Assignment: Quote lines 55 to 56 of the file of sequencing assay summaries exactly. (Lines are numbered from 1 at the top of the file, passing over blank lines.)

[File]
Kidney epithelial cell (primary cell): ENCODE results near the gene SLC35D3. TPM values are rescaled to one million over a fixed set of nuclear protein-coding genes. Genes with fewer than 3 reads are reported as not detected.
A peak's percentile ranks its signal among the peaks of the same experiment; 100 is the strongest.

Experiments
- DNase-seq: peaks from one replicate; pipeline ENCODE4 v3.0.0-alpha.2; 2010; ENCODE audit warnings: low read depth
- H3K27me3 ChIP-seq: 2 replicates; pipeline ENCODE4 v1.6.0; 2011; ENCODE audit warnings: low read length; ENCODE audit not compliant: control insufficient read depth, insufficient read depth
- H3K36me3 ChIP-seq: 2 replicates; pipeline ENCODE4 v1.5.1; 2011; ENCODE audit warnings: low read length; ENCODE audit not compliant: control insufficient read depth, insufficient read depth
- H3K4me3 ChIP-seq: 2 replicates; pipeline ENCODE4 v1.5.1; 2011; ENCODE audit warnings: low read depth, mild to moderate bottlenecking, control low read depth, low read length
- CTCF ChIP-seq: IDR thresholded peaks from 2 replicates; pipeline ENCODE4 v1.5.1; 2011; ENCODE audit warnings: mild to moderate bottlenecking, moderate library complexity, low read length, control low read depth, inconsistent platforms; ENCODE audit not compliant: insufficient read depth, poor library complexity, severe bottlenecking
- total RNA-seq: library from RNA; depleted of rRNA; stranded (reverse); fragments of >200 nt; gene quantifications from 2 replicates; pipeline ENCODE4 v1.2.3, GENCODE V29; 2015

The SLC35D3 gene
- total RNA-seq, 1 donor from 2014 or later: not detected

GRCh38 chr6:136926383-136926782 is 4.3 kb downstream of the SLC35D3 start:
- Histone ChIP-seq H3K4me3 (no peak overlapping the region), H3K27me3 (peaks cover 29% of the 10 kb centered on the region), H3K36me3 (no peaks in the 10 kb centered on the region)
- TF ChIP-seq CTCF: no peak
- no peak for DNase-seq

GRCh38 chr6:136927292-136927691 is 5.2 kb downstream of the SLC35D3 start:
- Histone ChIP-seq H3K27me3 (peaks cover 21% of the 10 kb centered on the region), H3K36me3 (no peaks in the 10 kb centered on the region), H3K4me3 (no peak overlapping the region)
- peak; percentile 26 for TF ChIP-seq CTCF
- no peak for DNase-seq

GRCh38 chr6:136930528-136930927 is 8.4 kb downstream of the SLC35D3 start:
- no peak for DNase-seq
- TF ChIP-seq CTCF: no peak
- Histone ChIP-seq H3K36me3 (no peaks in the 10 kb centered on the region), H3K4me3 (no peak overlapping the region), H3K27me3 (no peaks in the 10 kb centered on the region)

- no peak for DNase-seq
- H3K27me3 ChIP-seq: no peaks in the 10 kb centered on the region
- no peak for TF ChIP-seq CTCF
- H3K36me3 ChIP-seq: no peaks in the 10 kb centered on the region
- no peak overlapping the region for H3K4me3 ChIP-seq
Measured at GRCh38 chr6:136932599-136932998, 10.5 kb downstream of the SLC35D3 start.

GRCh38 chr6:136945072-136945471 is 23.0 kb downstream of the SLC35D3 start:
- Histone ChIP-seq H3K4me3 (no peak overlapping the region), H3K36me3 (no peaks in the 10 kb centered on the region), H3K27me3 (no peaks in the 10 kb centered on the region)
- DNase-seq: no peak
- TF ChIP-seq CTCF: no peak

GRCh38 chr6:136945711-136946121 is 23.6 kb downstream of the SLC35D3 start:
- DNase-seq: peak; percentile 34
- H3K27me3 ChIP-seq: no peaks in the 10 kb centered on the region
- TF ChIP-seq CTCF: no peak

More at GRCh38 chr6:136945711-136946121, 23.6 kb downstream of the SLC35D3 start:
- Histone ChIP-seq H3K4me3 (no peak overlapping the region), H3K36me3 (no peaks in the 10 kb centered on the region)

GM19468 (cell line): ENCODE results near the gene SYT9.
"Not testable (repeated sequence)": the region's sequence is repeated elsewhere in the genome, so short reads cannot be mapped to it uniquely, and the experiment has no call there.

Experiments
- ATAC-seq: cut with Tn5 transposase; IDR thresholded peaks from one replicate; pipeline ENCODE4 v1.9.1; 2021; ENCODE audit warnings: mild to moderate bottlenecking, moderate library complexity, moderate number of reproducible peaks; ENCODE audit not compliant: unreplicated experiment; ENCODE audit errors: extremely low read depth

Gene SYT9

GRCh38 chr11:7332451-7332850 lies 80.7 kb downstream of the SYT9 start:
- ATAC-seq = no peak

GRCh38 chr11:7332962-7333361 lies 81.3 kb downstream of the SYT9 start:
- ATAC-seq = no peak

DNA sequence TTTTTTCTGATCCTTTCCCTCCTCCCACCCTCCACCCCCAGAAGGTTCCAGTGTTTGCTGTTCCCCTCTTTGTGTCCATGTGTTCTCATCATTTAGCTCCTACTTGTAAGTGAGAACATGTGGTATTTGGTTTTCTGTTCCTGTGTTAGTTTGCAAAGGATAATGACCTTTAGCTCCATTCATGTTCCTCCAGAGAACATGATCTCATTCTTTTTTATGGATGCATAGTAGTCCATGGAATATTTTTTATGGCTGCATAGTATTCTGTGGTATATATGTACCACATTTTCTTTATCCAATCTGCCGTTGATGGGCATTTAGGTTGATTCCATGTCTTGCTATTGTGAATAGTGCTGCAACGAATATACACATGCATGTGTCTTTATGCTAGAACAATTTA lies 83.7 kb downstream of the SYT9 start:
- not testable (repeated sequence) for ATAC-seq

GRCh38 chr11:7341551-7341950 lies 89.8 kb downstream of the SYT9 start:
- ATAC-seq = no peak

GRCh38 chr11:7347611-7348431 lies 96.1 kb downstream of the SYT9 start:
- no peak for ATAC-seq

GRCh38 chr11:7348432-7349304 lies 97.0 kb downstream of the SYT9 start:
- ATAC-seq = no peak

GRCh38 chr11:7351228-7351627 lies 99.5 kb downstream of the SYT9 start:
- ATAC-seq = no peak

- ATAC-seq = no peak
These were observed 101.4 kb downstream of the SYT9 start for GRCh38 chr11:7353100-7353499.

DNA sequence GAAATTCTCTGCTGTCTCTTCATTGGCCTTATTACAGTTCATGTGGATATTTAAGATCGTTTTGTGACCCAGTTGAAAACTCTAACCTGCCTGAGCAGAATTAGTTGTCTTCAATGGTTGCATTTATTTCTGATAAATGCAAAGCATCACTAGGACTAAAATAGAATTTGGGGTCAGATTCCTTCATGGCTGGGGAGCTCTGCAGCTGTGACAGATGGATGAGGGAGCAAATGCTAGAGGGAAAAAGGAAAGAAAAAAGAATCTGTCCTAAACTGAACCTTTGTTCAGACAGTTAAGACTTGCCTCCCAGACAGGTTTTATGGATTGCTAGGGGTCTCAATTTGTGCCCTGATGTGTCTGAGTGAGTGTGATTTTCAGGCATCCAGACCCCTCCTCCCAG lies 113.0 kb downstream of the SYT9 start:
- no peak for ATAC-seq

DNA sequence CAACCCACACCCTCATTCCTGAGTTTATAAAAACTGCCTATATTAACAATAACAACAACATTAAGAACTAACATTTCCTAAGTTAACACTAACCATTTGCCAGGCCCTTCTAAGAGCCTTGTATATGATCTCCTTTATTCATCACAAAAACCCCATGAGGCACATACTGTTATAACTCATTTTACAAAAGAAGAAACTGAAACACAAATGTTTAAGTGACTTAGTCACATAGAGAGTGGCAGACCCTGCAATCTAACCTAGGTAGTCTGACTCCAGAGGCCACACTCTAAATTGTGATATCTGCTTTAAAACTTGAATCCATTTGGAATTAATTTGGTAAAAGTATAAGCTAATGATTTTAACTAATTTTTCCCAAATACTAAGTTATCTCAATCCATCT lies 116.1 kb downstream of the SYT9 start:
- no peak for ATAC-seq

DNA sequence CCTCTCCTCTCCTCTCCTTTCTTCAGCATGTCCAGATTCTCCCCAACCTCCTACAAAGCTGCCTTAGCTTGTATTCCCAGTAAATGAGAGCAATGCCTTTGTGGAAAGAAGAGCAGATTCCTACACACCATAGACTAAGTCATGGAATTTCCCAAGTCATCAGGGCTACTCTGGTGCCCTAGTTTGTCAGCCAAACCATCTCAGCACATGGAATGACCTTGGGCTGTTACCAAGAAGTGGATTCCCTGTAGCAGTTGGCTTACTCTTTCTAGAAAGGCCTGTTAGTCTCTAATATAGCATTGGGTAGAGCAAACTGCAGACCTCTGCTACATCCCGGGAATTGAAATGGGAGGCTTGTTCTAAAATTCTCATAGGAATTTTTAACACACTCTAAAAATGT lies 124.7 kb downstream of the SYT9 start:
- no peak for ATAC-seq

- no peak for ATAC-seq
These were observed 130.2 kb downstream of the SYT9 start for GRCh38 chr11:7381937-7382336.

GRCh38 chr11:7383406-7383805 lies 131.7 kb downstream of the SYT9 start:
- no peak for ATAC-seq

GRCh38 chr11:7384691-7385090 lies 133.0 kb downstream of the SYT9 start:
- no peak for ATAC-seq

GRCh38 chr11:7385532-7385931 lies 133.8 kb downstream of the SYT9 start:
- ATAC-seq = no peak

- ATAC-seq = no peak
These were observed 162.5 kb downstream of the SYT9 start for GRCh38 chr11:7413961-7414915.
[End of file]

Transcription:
GRCh38 chr11:7348432-7349304 lies 97.0 kb downstream of the SYT9 start:
- ATAC-seq = no peak